Comparison of ARF after myeloablative and nonmyeloablative hematopoietic cell transplantation.

Publication Type:

Journal Article


American journal of kidney diseases : the official journal of the National Kidney Foundation, Volume 45, Issue 3, p.502-9 (2005)


Acute Kidney Injury, Adolescent, Adult, Aged, Busulfan, Cohort Studies, Comorbidity, Cyclophosphamide, Cyclosporine, Female, Graft vs Host Disease, Hematologic Neoplasms, hematopoietic stem cell transplantation, Humans, Immunosuppressive Agents, Incidence, Male, methotrexate, Methylprednisolone, Middle Aged, Mycophenolic Acid, Patient Selection, Postoperative Complications, RECURRENCE, Renal Dialysis, Retrospective Studies, Transplantation Conditioning, Transplantation, Homologous, Vidarabine, Whole-Body Irradiation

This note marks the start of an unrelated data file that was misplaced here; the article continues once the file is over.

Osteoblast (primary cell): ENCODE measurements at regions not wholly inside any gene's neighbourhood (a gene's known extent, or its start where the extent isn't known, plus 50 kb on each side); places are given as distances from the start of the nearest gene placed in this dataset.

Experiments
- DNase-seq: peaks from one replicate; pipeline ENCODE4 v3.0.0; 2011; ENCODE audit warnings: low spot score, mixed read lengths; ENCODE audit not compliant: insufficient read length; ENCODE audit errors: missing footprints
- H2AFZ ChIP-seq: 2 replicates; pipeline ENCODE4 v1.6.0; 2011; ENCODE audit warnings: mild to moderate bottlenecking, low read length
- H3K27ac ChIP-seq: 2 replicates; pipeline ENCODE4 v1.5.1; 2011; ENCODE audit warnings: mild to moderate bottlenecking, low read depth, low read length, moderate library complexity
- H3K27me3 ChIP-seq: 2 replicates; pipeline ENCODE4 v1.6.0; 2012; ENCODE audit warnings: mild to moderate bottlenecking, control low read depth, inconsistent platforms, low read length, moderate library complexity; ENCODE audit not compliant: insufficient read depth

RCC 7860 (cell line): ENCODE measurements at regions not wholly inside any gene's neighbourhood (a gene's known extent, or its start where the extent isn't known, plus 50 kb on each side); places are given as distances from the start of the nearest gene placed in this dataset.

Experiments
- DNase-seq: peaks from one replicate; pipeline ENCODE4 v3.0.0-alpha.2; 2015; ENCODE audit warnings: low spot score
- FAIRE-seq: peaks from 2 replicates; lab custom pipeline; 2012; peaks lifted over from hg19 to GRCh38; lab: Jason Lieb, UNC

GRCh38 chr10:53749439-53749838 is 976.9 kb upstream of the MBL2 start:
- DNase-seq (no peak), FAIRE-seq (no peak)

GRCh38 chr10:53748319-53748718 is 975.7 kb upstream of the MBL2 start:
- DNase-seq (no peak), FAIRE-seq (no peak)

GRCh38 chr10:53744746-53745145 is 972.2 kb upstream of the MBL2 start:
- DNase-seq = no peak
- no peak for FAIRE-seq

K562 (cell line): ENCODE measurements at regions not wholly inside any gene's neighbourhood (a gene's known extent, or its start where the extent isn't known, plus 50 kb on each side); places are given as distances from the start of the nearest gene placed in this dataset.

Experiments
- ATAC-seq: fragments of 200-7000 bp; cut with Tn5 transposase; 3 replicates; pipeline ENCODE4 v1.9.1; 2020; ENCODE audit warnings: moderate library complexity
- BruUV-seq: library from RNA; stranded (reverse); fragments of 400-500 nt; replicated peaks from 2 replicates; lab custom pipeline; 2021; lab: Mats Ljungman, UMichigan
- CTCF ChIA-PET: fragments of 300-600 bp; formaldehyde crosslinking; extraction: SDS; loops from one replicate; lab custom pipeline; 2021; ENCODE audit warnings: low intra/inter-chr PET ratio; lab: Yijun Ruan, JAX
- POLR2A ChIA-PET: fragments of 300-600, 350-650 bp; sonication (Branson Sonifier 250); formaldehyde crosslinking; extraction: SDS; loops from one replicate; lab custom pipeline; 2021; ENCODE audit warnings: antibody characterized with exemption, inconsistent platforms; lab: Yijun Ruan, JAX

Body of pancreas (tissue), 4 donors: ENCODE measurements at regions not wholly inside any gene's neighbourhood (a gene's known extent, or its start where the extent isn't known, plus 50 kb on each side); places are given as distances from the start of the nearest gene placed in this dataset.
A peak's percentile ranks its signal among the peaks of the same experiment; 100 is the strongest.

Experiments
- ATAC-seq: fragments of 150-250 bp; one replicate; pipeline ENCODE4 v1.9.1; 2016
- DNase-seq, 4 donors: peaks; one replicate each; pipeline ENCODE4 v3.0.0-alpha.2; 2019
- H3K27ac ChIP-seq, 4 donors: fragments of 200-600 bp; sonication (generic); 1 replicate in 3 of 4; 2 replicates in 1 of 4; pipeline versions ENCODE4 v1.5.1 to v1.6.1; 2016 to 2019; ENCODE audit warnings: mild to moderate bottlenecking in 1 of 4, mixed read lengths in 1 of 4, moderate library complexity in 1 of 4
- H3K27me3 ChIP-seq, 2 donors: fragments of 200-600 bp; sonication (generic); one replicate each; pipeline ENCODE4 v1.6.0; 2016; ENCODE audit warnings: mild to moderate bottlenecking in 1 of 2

Acute renal failure (ARF) occurs with significant frequency after myeloablative and nonmyeloablative allogeneic hematopoietic cell transplantation (HCT). Myeloablative (conventional) HCT is the standard of care for cure of various malignant disorders. The newer modality of nonmyeloablative ("mini-allo") HCT is reserved for patients with advanced age and comorbidities who are ineligible for myeloablative HCT. The present study compares the incidence of ARF between patients undergoing concurrent myeloablative and nonmyeloablative HCT in the same period at the same institution.